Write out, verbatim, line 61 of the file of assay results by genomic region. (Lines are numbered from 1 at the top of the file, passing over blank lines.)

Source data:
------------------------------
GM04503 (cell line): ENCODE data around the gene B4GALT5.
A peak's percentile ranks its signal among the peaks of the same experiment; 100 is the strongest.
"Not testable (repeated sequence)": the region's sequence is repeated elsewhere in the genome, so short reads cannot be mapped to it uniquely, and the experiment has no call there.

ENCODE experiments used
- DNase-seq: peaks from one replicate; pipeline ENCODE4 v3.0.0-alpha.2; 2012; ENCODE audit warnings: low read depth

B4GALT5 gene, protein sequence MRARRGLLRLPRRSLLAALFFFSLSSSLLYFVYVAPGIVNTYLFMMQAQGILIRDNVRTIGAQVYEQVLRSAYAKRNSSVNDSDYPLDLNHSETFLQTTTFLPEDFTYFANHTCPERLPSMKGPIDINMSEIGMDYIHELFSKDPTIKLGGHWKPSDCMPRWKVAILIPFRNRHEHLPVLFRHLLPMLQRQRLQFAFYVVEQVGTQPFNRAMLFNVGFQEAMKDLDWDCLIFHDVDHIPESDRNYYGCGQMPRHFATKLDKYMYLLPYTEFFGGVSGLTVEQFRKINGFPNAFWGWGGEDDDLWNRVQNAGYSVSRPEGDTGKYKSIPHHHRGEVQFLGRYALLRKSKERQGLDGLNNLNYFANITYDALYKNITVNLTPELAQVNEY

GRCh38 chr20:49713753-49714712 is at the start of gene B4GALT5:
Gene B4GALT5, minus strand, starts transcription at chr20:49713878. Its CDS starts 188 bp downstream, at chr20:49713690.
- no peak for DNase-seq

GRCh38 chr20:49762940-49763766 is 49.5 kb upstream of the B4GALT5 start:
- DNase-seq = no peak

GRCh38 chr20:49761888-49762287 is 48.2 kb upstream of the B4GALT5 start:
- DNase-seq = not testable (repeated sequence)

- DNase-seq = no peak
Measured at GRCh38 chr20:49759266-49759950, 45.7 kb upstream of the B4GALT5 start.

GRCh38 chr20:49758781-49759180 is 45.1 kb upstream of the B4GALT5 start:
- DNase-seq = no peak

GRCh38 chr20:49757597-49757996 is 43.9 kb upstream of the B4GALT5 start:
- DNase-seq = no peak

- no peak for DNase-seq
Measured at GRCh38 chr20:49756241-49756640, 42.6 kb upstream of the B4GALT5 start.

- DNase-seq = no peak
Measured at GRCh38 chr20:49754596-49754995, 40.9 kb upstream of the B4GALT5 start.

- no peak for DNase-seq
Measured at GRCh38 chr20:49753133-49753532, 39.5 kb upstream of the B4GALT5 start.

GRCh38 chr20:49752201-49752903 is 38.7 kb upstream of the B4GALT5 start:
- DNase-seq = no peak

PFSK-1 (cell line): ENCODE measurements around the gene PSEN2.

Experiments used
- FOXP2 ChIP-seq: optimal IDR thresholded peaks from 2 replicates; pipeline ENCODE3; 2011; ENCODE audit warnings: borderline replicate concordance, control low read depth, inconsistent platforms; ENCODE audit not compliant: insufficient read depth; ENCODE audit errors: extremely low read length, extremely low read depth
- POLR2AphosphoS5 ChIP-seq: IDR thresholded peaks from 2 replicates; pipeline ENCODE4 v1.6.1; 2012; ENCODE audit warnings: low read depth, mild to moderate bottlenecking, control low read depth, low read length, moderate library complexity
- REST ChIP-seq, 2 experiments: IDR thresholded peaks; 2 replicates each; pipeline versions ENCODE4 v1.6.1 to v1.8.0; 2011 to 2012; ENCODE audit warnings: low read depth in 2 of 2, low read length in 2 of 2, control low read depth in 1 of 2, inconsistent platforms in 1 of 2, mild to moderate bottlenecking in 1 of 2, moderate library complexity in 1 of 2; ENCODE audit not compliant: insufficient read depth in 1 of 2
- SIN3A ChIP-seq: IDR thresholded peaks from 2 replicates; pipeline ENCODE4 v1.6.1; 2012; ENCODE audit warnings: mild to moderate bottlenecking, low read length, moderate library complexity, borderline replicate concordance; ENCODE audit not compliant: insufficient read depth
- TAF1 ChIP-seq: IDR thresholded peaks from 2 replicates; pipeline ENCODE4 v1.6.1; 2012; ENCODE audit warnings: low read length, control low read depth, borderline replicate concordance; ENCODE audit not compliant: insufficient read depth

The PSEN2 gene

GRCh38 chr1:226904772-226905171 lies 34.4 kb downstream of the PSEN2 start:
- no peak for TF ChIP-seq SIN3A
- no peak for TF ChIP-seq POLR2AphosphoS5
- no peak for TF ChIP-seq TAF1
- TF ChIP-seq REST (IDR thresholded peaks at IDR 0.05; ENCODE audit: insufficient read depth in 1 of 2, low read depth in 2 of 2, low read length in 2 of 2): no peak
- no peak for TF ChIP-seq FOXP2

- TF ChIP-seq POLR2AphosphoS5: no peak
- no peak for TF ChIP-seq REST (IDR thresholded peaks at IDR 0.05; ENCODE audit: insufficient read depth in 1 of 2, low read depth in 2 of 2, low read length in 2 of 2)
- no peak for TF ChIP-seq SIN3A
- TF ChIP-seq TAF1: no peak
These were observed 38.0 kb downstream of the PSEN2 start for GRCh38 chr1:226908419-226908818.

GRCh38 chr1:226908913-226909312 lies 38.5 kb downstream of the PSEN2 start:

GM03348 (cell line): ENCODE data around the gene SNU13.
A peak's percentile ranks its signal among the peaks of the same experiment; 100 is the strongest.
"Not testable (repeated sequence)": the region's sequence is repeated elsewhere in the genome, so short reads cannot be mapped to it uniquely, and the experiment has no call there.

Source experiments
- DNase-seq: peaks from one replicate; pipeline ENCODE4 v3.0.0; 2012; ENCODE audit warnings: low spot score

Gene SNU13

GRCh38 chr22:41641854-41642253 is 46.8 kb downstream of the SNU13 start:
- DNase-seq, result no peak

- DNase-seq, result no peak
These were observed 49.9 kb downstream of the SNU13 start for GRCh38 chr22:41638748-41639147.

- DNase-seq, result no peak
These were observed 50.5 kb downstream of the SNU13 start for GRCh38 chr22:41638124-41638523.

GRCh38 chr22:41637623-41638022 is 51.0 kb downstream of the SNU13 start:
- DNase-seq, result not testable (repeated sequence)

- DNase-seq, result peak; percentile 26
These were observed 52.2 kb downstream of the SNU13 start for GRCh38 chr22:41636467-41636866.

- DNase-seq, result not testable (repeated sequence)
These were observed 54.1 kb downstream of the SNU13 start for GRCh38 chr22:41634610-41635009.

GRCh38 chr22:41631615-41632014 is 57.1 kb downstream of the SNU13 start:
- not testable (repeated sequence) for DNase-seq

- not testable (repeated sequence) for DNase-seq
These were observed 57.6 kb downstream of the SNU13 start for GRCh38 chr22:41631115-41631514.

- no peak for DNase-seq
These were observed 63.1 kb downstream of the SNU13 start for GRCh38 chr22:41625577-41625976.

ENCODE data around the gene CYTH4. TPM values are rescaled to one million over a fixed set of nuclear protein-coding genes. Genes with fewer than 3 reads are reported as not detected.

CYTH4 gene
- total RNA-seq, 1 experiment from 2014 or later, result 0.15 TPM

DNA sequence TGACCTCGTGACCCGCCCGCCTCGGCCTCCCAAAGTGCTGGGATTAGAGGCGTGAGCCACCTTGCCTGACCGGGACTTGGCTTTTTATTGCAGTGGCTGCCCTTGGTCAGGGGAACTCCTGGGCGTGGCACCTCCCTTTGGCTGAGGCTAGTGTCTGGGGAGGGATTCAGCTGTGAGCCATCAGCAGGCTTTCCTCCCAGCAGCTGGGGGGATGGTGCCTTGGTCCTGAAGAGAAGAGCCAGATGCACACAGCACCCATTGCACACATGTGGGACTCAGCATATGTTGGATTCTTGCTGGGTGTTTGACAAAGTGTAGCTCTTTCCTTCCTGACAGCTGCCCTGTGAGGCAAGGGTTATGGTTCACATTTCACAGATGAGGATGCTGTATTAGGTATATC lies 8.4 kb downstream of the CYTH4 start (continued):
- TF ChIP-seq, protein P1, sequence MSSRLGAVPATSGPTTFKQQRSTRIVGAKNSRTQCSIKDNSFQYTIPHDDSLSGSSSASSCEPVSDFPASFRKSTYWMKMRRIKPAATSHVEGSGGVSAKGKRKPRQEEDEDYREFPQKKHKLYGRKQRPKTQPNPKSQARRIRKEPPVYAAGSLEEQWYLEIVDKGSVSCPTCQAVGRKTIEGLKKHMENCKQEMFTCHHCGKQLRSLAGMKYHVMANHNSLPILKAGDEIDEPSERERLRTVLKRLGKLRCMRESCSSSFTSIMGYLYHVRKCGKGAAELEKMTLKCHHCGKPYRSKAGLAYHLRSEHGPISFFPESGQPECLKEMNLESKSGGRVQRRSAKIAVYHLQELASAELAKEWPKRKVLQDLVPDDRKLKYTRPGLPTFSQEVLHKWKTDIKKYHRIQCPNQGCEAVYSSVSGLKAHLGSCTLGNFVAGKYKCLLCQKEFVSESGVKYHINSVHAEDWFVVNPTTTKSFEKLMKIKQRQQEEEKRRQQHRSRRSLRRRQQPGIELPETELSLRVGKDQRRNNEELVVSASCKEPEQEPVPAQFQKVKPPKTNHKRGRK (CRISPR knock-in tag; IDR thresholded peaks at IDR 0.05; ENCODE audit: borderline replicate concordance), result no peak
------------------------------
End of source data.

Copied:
- DNase-seq, result not testable (repeated sequence)